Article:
Armor comes in two forms: bank armor and levees. Bank armor is a blanket of resistant material that is placed along the streambank, extending into the stream. Riprap is a common form of bank armor. When water hits the hard surface of riprap, the water cannot scour the riverbank, thus erosion is reduced. Levees are structures composed of rock or fill material constructed within the floodplain. They constrict and concentrate the erosive force of flood flows.
Channel structures are walls built into the active channel of a stream. Their purpose is to steer the fast- est portion of a stream’s current away from the eroding bank. Barbs, jetties, vanes, and weirs are in this category. These structures are sometimes favored over bank armor because they use less rock, can be less disruptive to natu- ral stream functions and riparian habitat, and can allow a stream to use more of its floodplain. Though channel structures can be less damaging than bank armor, they can contribute to a more serious problem because of the cumulative effects of channelization, discussed below.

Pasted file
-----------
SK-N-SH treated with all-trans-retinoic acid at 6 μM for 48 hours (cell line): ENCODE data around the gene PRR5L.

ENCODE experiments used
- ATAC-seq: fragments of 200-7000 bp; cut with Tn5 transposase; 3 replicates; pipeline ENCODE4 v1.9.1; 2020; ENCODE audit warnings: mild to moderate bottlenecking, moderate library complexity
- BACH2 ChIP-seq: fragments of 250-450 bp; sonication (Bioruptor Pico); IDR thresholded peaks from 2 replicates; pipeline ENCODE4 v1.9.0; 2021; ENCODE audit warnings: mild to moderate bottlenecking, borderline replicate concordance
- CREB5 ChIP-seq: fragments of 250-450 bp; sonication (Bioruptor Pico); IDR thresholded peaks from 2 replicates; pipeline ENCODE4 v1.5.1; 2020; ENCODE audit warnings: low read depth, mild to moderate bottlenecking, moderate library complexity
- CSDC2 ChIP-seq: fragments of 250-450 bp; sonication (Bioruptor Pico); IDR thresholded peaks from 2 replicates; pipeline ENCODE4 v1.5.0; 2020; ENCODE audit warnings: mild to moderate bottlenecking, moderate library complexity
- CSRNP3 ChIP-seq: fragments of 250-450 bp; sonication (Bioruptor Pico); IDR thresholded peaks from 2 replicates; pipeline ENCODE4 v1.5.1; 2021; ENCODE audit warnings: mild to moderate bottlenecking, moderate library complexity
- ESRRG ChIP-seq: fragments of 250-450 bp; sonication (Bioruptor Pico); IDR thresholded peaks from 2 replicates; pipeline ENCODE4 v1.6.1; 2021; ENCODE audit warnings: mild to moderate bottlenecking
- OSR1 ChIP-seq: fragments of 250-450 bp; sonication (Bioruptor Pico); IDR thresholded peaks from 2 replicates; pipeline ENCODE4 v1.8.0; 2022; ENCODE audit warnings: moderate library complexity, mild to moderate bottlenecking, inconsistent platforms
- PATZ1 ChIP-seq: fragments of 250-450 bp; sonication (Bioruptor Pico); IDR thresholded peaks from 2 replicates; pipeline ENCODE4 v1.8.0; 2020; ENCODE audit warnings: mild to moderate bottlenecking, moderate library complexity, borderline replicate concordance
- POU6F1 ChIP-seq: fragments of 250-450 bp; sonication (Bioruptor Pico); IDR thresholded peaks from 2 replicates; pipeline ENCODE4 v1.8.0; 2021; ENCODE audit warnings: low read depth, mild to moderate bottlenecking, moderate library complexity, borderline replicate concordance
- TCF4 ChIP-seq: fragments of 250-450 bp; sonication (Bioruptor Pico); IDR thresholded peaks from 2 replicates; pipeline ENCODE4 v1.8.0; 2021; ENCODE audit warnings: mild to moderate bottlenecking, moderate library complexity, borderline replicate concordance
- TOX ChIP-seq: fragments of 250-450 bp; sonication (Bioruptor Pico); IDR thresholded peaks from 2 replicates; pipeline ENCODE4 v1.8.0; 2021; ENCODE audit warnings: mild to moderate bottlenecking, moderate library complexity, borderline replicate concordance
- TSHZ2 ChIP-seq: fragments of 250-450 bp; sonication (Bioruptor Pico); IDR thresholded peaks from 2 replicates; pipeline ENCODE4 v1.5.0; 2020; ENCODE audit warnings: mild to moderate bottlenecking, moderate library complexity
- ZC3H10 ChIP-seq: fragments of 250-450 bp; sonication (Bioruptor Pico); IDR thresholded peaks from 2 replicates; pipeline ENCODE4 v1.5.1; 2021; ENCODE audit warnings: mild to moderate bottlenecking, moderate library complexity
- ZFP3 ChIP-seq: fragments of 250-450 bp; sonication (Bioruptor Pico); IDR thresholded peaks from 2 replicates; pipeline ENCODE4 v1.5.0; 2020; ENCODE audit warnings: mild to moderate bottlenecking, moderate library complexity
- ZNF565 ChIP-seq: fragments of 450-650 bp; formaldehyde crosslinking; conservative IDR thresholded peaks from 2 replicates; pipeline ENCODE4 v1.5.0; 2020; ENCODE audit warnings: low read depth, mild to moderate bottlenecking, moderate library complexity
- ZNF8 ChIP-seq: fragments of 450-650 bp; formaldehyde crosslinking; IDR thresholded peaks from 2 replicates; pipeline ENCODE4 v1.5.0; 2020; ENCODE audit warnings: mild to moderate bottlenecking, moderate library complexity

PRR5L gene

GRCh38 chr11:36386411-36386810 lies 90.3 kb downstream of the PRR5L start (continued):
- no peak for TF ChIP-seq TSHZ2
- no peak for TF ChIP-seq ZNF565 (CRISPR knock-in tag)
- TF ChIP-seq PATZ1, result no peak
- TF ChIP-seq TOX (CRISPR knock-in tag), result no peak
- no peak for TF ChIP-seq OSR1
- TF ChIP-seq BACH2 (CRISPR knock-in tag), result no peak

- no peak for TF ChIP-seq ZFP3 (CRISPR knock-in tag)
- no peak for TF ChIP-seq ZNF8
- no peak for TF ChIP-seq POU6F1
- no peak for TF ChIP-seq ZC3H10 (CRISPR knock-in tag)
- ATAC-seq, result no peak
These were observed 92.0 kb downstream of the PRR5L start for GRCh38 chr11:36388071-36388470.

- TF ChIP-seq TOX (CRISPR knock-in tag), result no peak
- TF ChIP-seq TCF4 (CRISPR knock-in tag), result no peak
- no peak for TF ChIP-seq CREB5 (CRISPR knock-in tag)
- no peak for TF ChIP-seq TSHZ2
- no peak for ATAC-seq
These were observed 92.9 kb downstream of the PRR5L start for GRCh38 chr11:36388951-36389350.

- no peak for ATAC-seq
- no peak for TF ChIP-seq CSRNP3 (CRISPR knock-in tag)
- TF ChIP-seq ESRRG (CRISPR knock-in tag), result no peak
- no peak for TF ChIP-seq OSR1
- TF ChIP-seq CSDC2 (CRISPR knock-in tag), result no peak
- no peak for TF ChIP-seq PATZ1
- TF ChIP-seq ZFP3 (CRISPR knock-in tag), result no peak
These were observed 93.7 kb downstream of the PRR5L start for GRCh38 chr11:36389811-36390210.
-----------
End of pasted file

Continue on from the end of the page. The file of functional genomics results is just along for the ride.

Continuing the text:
Vegetative methods generally involve tree trunks fixed into banks at angles so that they redirect the swift- est portion of a stream’s current away from the bank. They also stabilize banks. Rootwads, tree revetments, and live vegetation are included in this category. Although rootwads and tree revetments are “softer” than riprap or channel structures, they fundamentally do the same thing: disrupt natural stream functions to reduce ero- sion of banks. Planting native riparian vegetation is the measure most in harmony with the natural functions of a stream.
The number, location, spacing, angle, size, and height of all of these structures vary, depending on the stream type and conditions, the landowner, and the consultant/engineer involved. The most common mate- rial used for bank armor and channel structures is large rock. In addition, gabions (defined below), concrete, logs, and (rarely) sand bags are used. Broken concrete is discouraged because it often contains toxic paint, petro- leum products, rebar, and similar contaminants that are illegal to place in Montana’s streams and rivers. In the past, car bodies and tires were used.
One Thing Leads to Another